Will This Pandemic Force Us To Boldly Address the Inequities in Our Schools?

I live right off Route 206, a mostly two-lane road that begins in the Pinelands of southern New Jersey, winds 130 miles north to Stokes State Forest, and ends in Dingman Township, Pennsylvania. One twelve-mile stretch of 206 connects Princeton, Lawrence Township (where I live), and Trenton, the state capitol.  As COVID-19 affects, well, everything —here, we’re currently in something close to a lockdown, with a 158% jump in confirmed cases during the last three …

Camden Councilwoman: “I Believe in the Transformation that is Taking Place in the City of my Birth,” Including Five Straight Years of Academic Improvement in Camden Schools.

This is a guest post by Felisha Reyes Morton who is a Camden Councilwoman (and first Latina to represent the 4th Ward since redistricting), co-founding member of the North Camden Little League, and former Camden School District Advisory Board Vice President. Years ago, the small city that I was born in, grew up in and went to school in was left for dead. Growing up in Camden’s Parkside neighborhood, I got to watch Diane Sawyer come …

After Seven Years of Broadly-Supported School Choice, How Are Camden Students Faring?

This is a guest post by David Osborne and Tressa Pankovits. Osbourne  leads the K-12 education work of the Progressive Policy Institute. Pankovits is associate director of PPI’s Reinventing America’s Schools Project. This first appeared in The 74. With 55 percent of its students in chartered public schools or renaissance schools — neighborhood schools operated by charter organizations — Camden, New Jersey, has implemented one of the most ambitious portfolio strategies in the nation in …

Great News for Camden Families as Camden Education Fund Steps Up!

This week Camden City welcomed a brand-new organization called the Camden Education Fund (CEF), a non-profit focused on talent, equity, engagement, and instructional quality with the end-goal of accelerating the academic progress of Camden City students who attend district, charter, and renaissance schools. CEF intends to create partnerships with experts (examples: the New Jersey Center for Teaching and Learning and the New Jersey Special Education Collaborative); address the lack of diverse teacher pipelines; offer grants …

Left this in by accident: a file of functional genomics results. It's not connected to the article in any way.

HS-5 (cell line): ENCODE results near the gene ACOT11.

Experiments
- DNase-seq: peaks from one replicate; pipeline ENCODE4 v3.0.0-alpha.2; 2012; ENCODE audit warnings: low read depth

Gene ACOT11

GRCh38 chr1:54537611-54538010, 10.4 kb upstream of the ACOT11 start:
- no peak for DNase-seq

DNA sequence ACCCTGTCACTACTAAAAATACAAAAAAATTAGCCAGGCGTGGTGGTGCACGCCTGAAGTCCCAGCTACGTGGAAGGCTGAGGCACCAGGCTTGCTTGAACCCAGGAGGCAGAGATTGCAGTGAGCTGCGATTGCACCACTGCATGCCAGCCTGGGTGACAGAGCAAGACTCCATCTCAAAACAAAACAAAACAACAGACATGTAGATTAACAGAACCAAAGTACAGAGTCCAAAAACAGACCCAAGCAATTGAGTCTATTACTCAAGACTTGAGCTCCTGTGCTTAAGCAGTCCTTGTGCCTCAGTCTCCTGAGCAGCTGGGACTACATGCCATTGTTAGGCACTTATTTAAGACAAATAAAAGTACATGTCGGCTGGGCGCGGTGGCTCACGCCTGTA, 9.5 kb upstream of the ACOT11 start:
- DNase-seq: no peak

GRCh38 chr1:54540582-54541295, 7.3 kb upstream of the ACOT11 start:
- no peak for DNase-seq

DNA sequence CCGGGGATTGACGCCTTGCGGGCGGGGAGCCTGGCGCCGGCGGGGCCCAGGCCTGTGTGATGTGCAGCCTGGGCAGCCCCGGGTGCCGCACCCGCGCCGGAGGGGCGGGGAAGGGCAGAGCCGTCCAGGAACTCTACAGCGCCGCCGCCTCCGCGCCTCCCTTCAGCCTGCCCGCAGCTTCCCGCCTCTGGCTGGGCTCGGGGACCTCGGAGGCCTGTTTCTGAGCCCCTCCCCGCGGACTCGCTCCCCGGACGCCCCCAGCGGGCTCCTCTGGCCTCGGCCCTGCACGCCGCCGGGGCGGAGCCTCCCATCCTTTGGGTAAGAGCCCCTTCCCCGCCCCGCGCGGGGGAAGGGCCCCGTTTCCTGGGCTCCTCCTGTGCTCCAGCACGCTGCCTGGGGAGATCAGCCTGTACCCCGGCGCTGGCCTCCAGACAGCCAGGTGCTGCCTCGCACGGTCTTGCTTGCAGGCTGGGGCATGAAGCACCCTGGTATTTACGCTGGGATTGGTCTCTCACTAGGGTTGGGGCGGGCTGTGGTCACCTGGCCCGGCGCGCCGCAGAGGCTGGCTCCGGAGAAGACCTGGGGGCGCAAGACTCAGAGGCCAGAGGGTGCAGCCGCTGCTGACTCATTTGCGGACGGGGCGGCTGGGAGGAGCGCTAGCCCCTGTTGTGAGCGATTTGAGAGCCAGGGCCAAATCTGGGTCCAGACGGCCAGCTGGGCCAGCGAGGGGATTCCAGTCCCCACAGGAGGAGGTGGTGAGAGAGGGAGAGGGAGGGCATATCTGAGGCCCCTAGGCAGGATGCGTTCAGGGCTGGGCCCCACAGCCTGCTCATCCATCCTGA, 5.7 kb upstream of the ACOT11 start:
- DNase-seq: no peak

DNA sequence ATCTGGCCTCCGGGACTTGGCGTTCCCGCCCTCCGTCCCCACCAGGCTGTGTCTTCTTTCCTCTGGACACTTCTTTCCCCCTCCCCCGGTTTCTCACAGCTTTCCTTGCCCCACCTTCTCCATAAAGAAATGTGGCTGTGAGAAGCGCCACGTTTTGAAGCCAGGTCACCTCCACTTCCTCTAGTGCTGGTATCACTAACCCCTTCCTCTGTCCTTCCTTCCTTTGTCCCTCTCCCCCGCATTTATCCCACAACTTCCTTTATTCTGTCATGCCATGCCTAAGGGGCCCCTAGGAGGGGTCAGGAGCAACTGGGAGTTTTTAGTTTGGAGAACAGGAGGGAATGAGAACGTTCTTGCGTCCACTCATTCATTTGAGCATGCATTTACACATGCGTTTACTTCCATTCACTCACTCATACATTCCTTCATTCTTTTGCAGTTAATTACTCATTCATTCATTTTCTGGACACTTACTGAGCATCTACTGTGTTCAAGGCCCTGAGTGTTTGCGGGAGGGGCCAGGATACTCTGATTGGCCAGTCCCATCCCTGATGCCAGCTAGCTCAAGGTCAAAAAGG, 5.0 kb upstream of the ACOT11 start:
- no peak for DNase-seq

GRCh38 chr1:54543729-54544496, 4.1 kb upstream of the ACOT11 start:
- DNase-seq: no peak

How Are The Children? Sue Altman Doesn’t Care.

This week the Star-Ledger featured an interview with Sue Altman,  the head of NJ Working Families Alliance and much in the news for her performance at a New Jersey State Legislative hearing about possible abuses of a tax incentive program in Camden. Altman is enraged by these tax incentives because she hates George Norcross. She’s not the only one: NJEA/Phil Murphy don’t care for him either, and the convoluted mess that is New Jersey Democratic politics …

Attention NJ Taxpayers: Is NJEA Illegally Coordinating with Camden School Board Candidates?

This is a guest post by Michael Lilley, Founder and President of the Sunlight Policy Center of New Jersey, which seeks to educate residents on the way NJEA “uses their tax dollars against their own interests, secures benefits for the few over the many, and blocks needed reforms.” This was originally published on SPCNJ’s website. There’s a hotly contested school board race going on in Camden.  News accounts have described it as a contest between two …

Camden Parents Celebrate Their Power as All Schools Rise.

For the very first time more than 250 families who call Camden home joined together on October 19th for what will become an annual event: the Camden Parent Power Summit. Sponsored by Parents for Great Camden Schools, the event featured leadership training, workshops, networking opportunities, a local business expo, and a “Kids Fun Day.” The point was to train parents in educational advocacy, raise their comfort level with school involvement, and celebrate the academic gains …

Lessons Learned From Camden As All Schools Rise.

Camden City Public Schools just announced that, for the fourth year in a row, students in both traditional and renaissance schools are improving their academic skills. In 2014-15, based on state standardized tests, 4.3% of students were proficient in math; last Spring 15% met or exceeded expectations. In 2014-15, 7% of students were proficient in English Language Arts (ELA); now 21% are. Question: How did this turnaround occur in what was once New Jersey’s worst …

Voices from the Parent Summit: Troy Still’s Mom Fought For His Education; Now He Fights For Camden Students.

During the first weekend in August, Project Ready hosted the New Jersey Parent Summit (see here for an overview) I chatted with many parents and I’m posting some of the interviews: See earlier ones here, here, here, and here.  In some cases I’ve added links and editorial comments to add context. This interview is with Troy Still, a member of the Camden City School Board. Laura: Troy, where did you attend school in Camden? Troy: …

Voices From the Parent Summit: An Interview with Jabbar Wilkins.

During this past weekend at the New Jersey Parent Summit (see here for an overview) I chatted with many parents. During the next two weeks I’m posting some of the interviews: See the first one here. In some cases I’ve added links and editorial comments to add context. Here’s Jabbar Wilkins, father of seven (three biological children and four step-children) who grew up and still lives in Camden. Laura: Jabbar, would you tell me about …